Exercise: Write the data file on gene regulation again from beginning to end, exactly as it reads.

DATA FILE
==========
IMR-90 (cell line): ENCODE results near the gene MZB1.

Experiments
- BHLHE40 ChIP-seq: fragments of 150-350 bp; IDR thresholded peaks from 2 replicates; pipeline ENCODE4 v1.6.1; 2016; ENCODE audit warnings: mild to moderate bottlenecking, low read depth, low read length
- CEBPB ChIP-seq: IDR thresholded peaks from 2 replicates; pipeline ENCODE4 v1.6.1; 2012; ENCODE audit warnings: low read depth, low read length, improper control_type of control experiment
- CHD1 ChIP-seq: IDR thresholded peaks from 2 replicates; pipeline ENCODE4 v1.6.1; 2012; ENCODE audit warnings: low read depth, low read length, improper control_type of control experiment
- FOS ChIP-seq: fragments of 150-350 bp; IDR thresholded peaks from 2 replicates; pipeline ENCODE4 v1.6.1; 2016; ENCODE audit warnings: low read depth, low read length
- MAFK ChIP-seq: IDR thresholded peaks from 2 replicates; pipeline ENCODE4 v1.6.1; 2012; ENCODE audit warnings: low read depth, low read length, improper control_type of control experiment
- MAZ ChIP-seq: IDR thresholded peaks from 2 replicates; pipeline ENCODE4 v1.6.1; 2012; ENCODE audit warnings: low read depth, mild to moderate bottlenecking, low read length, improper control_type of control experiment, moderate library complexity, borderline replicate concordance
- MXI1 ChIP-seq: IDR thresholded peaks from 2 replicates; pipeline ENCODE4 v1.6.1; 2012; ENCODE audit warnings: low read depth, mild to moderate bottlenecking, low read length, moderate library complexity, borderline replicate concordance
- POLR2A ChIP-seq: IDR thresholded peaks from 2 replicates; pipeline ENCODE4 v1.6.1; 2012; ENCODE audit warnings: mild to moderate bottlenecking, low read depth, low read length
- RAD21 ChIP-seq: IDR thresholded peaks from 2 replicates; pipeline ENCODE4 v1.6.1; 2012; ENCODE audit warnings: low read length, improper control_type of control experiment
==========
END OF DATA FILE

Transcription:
IMR-90 (cell line): ENCODE results near the gene MZB1.

Experiments
- BHLHE40 ChIP-seq: fragments of 150-350 bp; IDR thresholded peaks from 2 replicates; pipeline ENCODE4 v1.6.1; 2016; ENCODE audit warnings: mild to moderate bottlenecking, low read depth, low read length
- CEBPB ChIP-seq: IDR thresholded peaks from 2 replicates; pipeline ENCODE4 v1.6.1; 2012; ENCODE audit warnings: low read depth, low read length, improper control_type of control experiment
- CHD1 ChIP-seq: IDR thresholded peaks from 2 replicates; pipeline ENCODE4 v1.6.1; 2012; ENCODE audit warnings: low read depth, low read length, improper control_type of control experiment
- FOS ChIP-seq: fragments of 150-350 bp; IDR thresholded peaks from 2 replicates; pipeline ENCODE4 v1.6.1; 2016; ENCODE audit warnings: low read depth, low read length
- MAFK ChIP-seq: IDR thresholded peaks from 2 replicates; pipeline ENCODE4 v1.6.1; 2012; ENCODE audit warnings: low read depth, low read length, improper control_type of control experiment
- MAZ ChIP-seq: IDR thresholded peaks from 2 replicates; pipeline ENCODE4 v1.6.1; 2012; ENCODE audit warnings: low read depth, mild to moderate bottlenecking, low read length, improper control_type of control experiment, moderate library complexity, borderline replicate concordance
- MXI1 ChIP-seq: IDR thresholded peaks from 2 replicates; pipeline ENCODE4 v1.6.1; 2012; ENCODE audit warnings: low read depth, mild to moderate bottlenecking, low read length, moderate library complexity, borderline replicate concordance
- POLR2A ChIP-seq: IDR thresholded peaks from 2 replicates; pipeline ENCODE4 v1.6.1; 2012; ENCODE audit warnings: mild to moderate bottlenecking, low read depth, low read length
- RAD21 ChIP-seq: IDR thresholded peaks from 2 replicates; pipeline ENCODE4 v1.6.1; 2012; ENCODE audit warnings: low read length, improper control_type of control experiment